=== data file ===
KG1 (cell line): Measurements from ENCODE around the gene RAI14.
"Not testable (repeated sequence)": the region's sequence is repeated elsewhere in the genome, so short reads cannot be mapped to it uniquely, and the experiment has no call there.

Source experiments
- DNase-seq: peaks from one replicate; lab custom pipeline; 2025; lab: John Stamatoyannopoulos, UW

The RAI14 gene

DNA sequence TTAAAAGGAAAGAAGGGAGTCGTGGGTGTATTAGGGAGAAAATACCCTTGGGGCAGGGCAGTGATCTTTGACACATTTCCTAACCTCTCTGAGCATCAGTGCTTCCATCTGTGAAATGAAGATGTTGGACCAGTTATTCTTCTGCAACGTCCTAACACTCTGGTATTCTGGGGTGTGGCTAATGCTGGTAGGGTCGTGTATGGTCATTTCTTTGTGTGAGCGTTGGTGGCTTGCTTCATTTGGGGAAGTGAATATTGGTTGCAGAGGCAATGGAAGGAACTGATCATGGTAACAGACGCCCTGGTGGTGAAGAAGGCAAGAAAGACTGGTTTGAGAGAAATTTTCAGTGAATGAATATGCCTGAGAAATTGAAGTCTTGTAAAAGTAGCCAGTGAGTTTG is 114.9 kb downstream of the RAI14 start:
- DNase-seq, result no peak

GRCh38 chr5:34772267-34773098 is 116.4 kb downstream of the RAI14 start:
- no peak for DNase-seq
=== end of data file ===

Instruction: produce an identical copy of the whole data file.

KG1 (cell line): Measurements from ENCODE around the gene RAI14.
"Not testable (repeated sequence)": the region's sequence is repeated elsewhere in the genome, so short reads cannot be mapped to it uniquely, and the experiment has no call there.

Source experiments
- DNase-seq: peaks from one replicate; lab custom pipeline; 2025; lab: John Stamatoyannopoulos, UW

The RAI14 gene

DNA sequence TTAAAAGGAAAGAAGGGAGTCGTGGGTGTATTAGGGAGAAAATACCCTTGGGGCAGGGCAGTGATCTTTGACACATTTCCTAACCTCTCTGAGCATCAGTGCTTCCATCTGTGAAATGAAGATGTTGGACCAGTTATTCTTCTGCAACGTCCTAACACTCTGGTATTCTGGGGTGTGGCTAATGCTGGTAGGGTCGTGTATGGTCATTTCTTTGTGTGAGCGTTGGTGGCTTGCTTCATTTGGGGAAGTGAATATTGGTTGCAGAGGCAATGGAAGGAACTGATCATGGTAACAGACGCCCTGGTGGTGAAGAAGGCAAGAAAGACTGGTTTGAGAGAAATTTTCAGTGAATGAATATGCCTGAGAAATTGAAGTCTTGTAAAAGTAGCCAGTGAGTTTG is 114.9 kb downstream of the RAI14 start:
- DNase-seq, result no peak

GRCh38 chr5:34772267-34773098 is 116.4 kb downstream of the RAI14 start:
- no peak for DNase-seq